I sure felt sorry for Gilbert when Hortense shows up. The situation went from bad to worse. I am anxious to see what happens with that situation.

    I could not believe how tense I was when Gilbert and Queenie were in the tea room and the movie theater. She is certainly a very brave lady. Like Gilbert, I am not really sure she can understand what it is like to be a man who is singled out because of his race.

    I thought the video clip of the interview with the author was really interesting. She seemed genuinely surprised with the popularity of the book. It also made me really sad to hear her comment about her growing up feeling worthless because of where she was born. Obviously, she is a voice for all of the Caribbean people.

    • Erin K.

      Carrol, I’m glad you were able to watch the video clip. I really thought it was interesting to get the author’s perspective. I’m glad you thought so, too.

      I couldn’t believe the movie theater scene, either. I wanted to skim through it because I felt so incredibly tense! I couldn’t believe what happened to Arthur, too!

      I hope you’re able to keep reading. I think you’ll be really interested to see what happens with Gilbert and Hortense.

      See you next week!

  2. Jane Engle

    In the readings thus far, I have been struck by the characters’ youthful naivety. Having primarily lived in their Jamaican culture, they expect to be treated in the same manner wherever they go. Their dreams of life in their British Mother Country would have been understandably different and left them confused. As a result, each would have had to cope with his or her situation the best they could. While I agree that Gilbert is the most mature in dealing with his role as a driver despite his hopes, he easily evokes feelings of sympathy for him. While harder to relate to Queenie and Hortense, I am drawn to them and interested in learning more about their personal coping methods.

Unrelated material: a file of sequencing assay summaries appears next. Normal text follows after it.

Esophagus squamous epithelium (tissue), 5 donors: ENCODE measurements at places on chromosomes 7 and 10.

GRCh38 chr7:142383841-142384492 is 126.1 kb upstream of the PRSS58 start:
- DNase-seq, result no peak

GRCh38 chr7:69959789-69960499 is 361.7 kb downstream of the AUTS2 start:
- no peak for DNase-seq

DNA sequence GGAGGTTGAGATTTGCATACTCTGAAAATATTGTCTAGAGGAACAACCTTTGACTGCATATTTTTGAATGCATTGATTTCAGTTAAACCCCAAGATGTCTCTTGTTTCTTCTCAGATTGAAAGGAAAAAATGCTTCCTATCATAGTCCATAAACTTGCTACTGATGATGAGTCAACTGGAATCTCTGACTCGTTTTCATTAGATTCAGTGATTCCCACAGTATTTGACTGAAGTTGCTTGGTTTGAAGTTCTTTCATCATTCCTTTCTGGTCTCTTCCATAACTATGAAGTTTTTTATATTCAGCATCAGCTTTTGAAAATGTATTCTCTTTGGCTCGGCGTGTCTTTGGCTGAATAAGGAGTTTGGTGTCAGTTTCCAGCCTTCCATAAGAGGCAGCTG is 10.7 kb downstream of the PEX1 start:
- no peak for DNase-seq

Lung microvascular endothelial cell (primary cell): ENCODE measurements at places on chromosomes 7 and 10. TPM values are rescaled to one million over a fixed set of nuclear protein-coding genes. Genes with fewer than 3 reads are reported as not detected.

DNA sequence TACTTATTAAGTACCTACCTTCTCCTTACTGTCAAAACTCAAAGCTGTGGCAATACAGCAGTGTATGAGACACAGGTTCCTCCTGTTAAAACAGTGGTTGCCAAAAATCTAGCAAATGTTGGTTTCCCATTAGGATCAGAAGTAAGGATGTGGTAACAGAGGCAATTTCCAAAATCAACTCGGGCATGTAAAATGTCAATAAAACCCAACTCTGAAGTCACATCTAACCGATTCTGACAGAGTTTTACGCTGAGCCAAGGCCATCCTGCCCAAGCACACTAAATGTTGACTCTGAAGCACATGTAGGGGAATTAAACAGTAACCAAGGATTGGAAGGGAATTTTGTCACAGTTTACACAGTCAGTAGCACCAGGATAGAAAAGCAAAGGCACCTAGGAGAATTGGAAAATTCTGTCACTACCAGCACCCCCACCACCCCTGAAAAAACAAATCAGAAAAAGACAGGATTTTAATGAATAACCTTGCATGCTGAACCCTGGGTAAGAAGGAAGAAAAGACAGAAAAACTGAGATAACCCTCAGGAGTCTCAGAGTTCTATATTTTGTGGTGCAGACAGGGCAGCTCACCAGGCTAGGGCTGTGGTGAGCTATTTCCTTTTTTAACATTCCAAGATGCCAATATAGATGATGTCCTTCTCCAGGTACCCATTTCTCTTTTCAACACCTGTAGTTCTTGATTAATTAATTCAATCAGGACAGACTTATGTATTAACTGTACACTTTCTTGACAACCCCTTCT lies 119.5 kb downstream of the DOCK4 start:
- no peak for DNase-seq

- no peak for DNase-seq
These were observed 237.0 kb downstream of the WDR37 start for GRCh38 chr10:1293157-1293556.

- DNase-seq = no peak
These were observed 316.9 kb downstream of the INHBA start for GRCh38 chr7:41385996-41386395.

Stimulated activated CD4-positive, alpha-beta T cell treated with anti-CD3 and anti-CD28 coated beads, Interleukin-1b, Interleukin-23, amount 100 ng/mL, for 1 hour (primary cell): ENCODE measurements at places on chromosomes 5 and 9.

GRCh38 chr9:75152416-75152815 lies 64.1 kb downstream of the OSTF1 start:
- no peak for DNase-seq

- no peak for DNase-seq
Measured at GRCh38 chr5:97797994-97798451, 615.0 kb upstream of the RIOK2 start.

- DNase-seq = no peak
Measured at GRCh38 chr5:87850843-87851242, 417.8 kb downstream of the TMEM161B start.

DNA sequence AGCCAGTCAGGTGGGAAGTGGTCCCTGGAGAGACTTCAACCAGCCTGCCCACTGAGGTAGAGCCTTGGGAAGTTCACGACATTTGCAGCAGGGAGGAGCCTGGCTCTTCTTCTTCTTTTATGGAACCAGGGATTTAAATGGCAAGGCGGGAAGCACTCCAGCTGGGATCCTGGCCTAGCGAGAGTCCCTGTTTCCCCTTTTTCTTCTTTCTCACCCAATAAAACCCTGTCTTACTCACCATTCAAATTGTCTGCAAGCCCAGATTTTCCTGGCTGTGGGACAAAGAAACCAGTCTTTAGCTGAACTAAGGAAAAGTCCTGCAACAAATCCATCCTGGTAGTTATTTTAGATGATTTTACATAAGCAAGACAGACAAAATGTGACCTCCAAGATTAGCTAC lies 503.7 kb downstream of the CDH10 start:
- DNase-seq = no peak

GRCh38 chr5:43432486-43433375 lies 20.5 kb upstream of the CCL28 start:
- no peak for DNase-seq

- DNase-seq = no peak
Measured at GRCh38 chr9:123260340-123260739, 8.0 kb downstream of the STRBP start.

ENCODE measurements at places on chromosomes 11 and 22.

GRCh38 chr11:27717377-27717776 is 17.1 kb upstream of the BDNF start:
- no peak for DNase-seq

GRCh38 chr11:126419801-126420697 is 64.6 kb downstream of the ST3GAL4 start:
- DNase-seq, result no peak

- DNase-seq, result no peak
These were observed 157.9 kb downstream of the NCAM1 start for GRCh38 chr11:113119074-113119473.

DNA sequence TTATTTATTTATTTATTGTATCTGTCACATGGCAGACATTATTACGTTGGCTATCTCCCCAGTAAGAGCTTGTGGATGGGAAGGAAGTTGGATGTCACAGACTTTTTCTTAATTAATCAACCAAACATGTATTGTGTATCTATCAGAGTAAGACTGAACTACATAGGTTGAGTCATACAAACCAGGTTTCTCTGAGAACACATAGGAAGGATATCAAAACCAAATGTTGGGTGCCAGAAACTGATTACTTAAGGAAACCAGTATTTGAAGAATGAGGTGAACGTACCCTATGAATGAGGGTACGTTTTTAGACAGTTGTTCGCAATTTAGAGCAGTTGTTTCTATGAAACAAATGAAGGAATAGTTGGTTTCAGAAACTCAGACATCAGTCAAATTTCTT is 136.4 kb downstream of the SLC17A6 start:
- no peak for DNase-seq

Thank you for introducing us to this book and its author. Having initially seen the PBS broadcast, it was a program I had turned off due to its fictionalized content. Too many recent WWII movies had left me feeling and still feel disappointed with their reenactments of true events. As the author says, “If we could just put the book in a basket and take it door to door, one or two people would read it.” I am glad you made sure our Book Club readers did too!

    • Erin K.

      I’m glad you’re enjoying the book, Jane. I haven’t watched the PBS miniseries, but a couple of people here at the library really enjoyed it, so I was intrigued enough to try the book.

      I totally agree that Gilbert is easy to sympathize with. He was the easiest for me to understand, especially when he talks about how sad he is that people in England don’t care about him. By the end of the book, I felt like I could understand where Hortense was coming from–I’m interested to see how you feel about Hortense by the end of the book.

      Thanks for commenting! And, thanks for trying a book that you didn’t really enjoy in it’s television format!

      Talk to you next week!

Comments are closed.